Fiora’s call was interesting. One way I’d consider approaching it, and I don’t know tactful this is, is to question whether they have any recollection of thoughts/feelings before birth and whether they expect to have any after death. If not the question of “is this all there is?” becomes kind of moot. If the window of consciousness/experience/feeling only applies to our lives then what does it matter if things only have meaning within that window? How could it possibly be different? Would it be *more* meaningful to never have existed at all?

    I’d also question this presupposition people always make that “objective” must be synonymous with “external”. It’s obvious where this inference comes from as this is something religions have been pounding into minds for millennia but there’s nothing definitional or inherent that says “worth” can’t be both objective and personal. Personally I don’t understand the fixation on these vague concepts at all but if you’re someone who is, at least consider whether the definitions you hold to have any basis.

  67. shamanatdawn says

    Listening to Fiora’s call, I felt such a connection to her. Being trans, and a nihilist myself (existential), I can completely relate. I am not a satanist, but rather a pagan. I think discovering my nihilism helped me realize no one or nothing can give me purpose, except myself. I have to take joy in the little things I do. Writing, my art, gaming, my kitties, etc. I have been lucky, however, that my family fully accepts me (well my father struggles with the pagan thing)- I was brought up in a devout catholic home, 13 years of catholic schools, but I was lucky that the brain washing didn’t stick. As the late great George Carlin said “I was raised Irish Catholic…until i reached the age of reason.”

    Anyway, I wanted to say I hope (not that she likely comes here) that Fiora finds what she is looking for, and gives herself meaning. Because, in the end, we can only rely on ourselves.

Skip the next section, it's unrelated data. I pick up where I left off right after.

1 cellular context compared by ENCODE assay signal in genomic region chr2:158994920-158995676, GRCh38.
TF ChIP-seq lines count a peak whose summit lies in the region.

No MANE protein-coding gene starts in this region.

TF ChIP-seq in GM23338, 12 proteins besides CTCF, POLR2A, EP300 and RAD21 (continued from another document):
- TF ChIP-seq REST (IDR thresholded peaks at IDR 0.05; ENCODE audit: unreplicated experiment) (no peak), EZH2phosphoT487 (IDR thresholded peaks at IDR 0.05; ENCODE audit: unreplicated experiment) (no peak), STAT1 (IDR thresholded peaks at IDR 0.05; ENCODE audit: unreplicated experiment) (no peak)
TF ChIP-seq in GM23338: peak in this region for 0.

68. Monocle Smile says

    @bluestar

    I see the connections and evidence that science provides.

    Were this true, you would have presented this evidence instead of merely insisting like a conspiracy theorist that your pet idea is real.

  69. CompulsoryAccount7746, Sky Captain says

    Theodore (1:14:20, 1:16:15):

    I can’t recall any past lives, and anything that is born after me won’t recall my life. […] the experiences of like say for instance a baby lamb being born, and that first person experience will be eventually something that will be experienced by a future organism that happens to be the primary first person experience… so imagine being torn to shreds eventually, having your head ripped off by a praying mantis who you’re trying to mate with

    I fear Theodore was suggesting a solipsism of serial avatars where *the* first person experience of the cosmos switches its perspective from host to host, with its memory/personality discarded as part of the old body.

  70. CompulsoryAccount7746, Sky Captain says

    * Hm, scratch that. He said his “view gives very good reason for the golden rule”, so any alternate perspectives would have to co-exist within overlapping lifetimes.

  71. Raz says

    Ok, obviously, I find christian fanatics to be intolerable planks. But somehow, I find muslims to be even more annoying with their zeal. It could be the language barrier that prevents them from being able to understand the solid reasoning of the hosts rebuttals, and yet I suspect that were there no language barrier at all, they’d still reject- out of hand- said reasoning in favour of their own fantasies, the very same way that christians often do.

    And yet, I find their blind zeal to be more annoying than that of the christians. Anyone else get that?

  72. Dawid Chemloul says

    I am honestly tired of the first caller (and he is repeated caller).
    He does not seem to understand what he is said to. does not get analogy.

    I admire you Tracy that you were patient enough to try to bring the same points to this guy again and again when he still does not seem to be able to listen or understand. My suggestion to him would be to ignore changing law, but rather focus on biological science and make research where he can make Man carry pregnancy instead of women.

  73. Clint says

    @heicart

    > I support blood donations, I would never mandate them–because consent and bodily autonomy are the bedrock of “human.”

    I agree on the legal point. I find the moral discussion more important as secular humanists than the legal one. Not everything that is immoral should be illegal. My question to you is would you consider it immoral for a person to refuse to give blood to their dying child, especially if that person has no reasons to expect complications? I have no problem judging that person as immoral.

    > But a pregnant woman is not a parent